C++20 added minimal support for coroutines. I think they’re done in a way that really doesn’t fit into C++, mostly because they don’t follow the zero-overhead principle. Calling a coroutine can be very expensive (requiring calls to new() and delete()) in a way that’s not entirely under your control, and they’re designed to make it extra hard for you to control how expensive they are. I think they were inspired by C# coroutines, and the design does fit into C# much better. But in C++ I don’t know who they are for, or who asked for this…
Before we get there I’ll have to explain what they are and what they’re useful for. Briefly, they’re very useful for code with concurrency. The classic example is if your code has multiple state machines that change state at different times: E.g. the state machine for reading data from the network is waiting for more bytes, and the code that provides bytes is also a state machine (maybe it’s decompressing) which in turn gets its bytes from another state machine (maybe it’s handling the TCP/IP layer). This is easier to do when all of these can pretend to operate on their own, as if in separate threads, maybe communicating through pipes. But the code looks nicer if the streamer can just call into the decompressor using a normal synchronous function call that returns bytes. Coroutines allow you to do that without blocking your entire system when more bytes aren’t immediately available, because code can pause and resume in the middle of the function.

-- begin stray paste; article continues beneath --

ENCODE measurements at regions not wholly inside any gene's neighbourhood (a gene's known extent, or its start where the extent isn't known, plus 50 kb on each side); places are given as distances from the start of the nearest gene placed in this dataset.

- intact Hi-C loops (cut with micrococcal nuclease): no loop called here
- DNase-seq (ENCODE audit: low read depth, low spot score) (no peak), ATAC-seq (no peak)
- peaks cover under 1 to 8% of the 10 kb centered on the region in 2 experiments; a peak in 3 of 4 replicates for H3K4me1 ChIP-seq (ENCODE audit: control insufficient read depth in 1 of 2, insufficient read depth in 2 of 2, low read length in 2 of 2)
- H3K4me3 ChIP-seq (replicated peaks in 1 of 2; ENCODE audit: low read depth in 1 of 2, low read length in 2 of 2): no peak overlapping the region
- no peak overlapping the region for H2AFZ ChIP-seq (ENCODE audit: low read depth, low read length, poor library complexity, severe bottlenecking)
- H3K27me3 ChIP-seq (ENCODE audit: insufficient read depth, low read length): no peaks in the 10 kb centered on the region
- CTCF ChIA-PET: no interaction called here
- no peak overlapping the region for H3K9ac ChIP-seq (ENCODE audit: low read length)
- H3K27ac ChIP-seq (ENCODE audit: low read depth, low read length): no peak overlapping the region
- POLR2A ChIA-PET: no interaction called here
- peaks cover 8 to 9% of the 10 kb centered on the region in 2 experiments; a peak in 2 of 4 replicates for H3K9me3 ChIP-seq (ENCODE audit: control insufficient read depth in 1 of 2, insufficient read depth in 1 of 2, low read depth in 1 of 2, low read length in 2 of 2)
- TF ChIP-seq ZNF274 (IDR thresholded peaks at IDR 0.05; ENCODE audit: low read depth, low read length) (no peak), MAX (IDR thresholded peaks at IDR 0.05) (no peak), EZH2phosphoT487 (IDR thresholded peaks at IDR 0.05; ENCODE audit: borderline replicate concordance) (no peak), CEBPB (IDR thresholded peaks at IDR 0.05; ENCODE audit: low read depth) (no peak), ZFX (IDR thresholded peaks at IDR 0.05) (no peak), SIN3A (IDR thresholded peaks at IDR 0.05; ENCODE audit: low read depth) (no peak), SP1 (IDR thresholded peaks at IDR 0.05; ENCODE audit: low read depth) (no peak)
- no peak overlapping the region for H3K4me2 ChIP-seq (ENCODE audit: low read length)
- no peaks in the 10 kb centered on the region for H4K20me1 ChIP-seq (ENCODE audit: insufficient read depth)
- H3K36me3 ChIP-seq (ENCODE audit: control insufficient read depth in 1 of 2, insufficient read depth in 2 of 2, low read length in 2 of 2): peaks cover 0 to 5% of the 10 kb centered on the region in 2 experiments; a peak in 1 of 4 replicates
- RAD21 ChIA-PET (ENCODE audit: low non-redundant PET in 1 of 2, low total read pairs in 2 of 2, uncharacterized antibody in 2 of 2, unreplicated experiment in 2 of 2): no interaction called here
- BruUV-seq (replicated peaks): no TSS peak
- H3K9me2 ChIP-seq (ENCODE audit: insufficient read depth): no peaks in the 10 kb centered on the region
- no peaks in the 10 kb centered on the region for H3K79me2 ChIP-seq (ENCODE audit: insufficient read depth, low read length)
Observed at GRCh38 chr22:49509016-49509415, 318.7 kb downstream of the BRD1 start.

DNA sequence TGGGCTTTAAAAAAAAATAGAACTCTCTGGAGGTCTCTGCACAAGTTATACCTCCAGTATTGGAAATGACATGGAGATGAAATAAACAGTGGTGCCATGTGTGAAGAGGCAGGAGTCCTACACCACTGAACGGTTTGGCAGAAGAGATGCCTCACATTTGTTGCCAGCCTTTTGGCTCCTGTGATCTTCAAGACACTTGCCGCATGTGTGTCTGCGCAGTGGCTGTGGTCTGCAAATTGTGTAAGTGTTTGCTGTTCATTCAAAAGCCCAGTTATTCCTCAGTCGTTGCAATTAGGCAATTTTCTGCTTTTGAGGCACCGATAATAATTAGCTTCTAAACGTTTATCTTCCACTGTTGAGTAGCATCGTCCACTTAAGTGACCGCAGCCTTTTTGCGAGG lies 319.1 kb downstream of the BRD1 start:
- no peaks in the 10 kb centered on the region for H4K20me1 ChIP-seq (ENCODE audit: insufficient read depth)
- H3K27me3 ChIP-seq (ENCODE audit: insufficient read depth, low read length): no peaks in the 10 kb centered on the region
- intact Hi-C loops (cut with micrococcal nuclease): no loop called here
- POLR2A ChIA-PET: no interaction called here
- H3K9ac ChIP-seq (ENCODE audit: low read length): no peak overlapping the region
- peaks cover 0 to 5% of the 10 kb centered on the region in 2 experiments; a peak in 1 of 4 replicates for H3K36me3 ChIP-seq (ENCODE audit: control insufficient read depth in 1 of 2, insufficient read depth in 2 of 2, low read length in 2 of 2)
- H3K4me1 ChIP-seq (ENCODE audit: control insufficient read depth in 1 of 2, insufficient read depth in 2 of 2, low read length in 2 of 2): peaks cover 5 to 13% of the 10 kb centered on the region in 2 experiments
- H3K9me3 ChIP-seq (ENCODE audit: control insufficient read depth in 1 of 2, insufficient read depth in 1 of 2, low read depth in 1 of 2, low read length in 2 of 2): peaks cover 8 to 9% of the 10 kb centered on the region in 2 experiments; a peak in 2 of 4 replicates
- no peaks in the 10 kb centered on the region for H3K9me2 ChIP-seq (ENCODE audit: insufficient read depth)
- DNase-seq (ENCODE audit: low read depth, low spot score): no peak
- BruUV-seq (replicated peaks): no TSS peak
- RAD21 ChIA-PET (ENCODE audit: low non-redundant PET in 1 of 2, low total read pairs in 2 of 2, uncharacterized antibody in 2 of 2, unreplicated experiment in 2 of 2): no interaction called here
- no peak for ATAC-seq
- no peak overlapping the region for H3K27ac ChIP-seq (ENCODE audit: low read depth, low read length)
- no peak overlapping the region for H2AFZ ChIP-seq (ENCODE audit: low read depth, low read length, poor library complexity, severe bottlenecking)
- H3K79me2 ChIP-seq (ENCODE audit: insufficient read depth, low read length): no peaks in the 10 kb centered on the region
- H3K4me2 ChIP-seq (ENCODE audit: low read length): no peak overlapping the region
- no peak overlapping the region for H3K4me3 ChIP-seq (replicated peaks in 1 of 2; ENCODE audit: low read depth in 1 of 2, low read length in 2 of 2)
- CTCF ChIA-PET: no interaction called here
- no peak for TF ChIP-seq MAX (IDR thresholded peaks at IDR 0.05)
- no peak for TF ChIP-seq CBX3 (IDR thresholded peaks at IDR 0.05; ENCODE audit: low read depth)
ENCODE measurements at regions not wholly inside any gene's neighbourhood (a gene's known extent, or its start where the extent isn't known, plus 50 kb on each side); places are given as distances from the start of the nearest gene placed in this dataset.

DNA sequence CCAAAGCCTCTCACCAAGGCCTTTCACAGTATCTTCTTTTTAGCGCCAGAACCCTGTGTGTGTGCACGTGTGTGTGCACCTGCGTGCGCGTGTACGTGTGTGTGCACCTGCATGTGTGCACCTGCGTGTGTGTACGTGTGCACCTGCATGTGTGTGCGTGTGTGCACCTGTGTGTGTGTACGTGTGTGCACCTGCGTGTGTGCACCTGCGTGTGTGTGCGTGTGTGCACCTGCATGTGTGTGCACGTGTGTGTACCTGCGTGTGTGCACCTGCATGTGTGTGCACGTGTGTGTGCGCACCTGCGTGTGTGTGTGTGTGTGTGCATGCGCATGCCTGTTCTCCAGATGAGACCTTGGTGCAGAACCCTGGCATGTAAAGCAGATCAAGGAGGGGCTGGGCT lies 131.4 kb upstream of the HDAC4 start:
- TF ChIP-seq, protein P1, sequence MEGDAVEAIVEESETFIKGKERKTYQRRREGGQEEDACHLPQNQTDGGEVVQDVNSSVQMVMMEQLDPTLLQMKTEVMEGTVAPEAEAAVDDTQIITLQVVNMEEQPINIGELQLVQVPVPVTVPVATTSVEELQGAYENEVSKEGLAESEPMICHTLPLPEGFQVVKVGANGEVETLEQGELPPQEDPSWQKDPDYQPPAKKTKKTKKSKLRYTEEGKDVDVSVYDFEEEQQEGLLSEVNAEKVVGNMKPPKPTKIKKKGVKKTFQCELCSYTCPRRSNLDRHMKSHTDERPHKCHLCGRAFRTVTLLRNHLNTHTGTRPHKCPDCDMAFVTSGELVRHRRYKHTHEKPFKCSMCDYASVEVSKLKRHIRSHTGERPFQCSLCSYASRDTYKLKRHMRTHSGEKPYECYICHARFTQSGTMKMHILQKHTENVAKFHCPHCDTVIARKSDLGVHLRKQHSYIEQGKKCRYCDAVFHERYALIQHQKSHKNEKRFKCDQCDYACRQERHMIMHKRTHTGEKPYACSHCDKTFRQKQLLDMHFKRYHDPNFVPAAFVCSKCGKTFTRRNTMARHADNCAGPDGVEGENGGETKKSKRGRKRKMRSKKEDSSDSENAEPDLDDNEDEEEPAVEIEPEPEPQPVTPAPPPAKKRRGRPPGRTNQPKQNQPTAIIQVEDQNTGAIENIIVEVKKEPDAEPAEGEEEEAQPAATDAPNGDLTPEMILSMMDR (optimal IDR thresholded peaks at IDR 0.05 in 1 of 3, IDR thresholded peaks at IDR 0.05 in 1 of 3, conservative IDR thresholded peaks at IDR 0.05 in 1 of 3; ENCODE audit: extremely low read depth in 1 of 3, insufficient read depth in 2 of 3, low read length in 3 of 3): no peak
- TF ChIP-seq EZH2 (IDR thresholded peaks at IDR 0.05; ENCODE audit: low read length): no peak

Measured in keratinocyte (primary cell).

One of the best things the C++ standard did is to define the word “coroutine” as different from related concepts like “fibers” or “green threads”. (this very much went against existing usage, so for example Lua coroutines are not the same thing as C++ coroutines. I think that’s fine, since the thing that was added to C++ could be useful, and there is a good case to be made that the existing usage was wrong) In the standard, a coroutine is simply a function that behaves differently when called multiple times: Instead of restarting from the start on each call, it will continue running after the return statement that last returned. To do this, it needs some state to store the information of where it last returned, and what the state of the local variables was at that point. In existing usage that meant that you need a program stack to store this state, but in C++ this is just stored in a struct.
To illustrate all of this, lets build a coroutine in plain C++, without using the language coroutines:
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